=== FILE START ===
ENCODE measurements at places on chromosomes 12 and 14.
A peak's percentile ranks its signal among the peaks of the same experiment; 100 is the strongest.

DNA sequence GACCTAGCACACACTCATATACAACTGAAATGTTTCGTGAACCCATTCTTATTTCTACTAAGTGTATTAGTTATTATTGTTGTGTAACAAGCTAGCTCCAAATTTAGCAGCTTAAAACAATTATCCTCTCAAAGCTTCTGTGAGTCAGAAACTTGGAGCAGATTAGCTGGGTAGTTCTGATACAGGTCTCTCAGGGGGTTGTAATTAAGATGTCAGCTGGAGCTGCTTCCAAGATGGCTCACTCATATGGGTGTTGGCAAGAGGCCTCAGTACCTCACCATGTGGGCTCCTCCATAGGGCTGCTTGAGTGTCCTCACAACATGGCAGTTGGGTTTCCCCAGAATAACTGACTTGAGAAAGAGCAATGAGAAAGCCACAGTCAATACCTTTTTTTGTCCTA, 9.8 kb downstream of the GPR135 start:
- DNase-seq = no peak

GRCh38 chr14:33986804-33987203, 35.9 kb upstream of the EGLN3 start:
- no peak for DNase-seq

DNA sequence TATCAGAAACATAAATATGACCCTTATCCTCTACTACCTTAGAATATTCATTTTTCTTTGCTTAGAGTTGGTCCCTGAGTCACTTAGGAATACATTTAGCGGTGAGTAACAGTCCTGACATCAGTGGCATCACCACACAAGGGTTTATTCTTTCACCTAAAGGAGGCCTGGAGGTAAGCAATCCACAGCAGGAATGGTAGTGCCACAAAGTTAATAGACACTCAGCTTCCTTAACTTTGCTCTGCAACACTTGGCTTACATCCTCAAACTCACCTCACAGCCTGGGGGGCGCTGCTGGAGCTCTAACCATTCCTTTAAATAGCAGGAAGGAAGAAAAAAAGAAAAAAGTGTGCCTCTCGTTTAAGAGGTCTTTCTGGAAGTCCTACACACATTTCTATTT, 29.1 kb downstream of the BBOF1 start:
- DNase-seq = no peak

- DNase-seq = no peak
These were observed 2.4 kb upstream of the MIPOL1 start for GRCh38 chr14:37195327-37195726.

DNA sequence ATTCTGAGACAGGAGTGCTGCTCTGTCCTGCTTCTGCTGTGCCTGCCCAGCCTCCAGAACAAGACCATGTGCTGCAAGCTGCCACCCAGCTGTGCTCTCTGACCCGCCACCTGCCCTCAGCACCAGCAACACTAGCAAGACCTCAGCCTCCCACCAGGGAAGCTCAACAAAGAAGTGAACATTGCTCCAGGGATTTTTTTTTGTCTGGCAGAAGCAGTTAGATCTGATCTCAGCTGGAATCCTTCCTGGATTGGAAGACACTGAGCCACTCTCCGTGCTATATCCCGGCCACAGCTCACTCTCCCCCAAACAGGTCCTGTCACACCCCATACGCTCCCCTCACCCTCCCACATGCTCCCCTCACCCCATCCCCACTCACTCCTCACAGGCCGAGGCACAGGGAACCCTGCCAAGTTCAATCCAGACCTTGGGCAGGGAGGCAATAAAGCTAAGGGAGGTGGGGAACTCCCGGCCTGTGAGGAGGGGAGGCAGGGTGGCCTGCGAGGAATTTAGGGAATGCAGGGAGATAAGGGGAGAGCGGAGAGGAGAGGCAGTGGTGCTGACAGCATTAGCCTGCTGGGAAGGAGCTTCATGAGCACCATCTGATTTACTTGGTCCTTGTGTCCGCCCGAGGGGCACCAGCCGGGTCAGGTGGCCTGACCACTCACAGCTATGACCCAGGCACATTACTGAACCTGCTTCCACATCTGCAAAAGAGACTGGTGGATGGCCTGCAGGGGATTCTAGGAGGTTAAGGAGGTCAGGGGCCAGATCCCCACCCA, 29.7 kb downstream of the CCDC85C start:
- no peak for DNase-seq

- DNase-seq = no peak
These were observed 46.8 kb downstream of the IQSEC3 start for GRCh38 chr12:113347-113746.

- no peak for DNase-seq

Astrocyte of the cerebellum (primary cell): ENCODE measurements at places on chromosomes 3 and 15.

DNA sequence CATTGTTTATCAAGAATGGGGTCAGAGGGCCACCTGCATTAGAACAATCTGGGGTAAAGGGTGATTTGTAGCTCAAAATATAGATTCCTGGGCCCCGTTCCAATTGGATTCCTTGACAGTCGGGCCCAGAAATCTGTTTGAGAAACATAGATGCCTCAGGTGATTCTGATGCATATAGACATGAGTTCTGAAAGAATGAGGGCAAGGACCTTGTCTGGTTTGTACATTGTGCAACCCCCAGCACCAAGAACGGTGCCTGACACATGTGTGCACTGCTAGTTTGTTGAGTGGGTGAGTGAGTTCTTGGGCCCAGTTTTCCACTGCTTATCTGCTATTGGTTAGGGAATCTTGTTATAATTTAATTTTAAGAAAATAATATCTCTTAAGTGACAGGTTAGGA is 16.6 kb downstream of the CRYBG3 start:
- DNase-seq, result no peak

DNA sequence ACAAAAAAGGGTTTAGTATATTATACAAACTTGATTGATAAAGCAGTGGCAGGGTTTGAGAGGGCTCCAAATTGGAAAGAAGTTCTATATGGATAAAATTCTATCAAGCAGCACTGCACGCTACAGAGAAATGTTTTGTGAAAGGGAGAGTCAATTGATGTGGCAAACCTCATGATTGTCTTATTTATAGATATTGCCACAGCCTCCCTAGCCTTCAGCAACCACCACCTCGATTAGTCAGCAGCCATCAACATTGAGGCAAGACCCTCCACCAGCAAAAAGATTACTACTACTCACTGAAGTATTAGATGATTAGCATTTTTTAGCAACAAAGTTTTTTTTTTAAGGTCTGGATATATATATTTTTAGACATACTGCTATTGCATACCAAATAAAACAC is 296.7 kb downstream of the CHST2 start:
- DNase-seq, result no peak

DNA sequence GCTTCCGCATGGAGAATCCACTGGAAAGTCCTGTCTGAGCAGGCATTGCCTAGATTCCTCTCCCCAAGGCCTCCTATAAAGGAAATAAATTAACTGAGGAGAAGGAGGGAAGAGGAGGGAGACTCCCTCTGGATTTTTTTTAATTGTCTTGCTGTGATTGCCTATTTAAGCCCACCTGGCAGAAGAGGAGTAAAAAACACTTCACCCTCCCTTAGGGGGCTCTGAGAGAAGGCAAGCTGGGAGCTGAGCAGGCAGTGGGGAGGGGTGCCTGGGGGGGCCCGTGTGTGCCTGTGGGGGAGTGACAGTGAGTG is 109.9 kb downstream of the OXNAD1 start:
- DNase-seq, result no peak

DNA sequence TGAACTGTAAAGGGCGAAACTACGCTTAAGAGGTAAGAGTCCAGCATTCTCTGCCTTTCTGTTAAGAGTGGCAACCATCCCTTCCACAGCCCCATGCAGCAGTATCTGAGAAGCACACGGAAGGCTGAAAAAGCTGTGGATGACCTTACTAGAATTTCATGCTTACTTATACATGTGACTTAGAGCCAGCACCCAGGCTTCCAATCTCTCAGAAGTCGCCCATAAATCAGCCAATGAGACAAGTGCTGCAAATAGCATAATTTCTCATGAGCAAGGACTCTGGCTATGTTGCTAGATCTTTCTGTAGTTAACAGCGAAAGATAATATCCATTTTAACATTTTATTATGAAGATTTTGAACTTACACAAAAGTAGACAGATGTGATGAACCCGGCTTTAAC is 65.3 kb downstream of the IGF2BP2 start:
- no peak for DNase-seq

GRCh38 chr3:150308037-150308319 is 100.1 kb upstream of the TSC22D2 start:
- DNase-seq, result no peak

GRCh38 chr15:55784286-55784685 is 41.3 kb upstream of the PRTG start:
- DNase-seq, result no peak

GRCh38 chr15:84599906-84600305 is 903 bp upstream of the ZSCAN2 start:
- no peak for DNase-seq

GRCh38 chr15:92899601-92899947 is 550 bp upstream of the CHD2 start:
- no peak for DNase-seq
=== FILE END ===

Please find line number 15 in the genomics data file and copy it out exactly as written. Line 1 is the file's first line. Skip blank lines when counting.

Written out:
- no peak for DNase-seq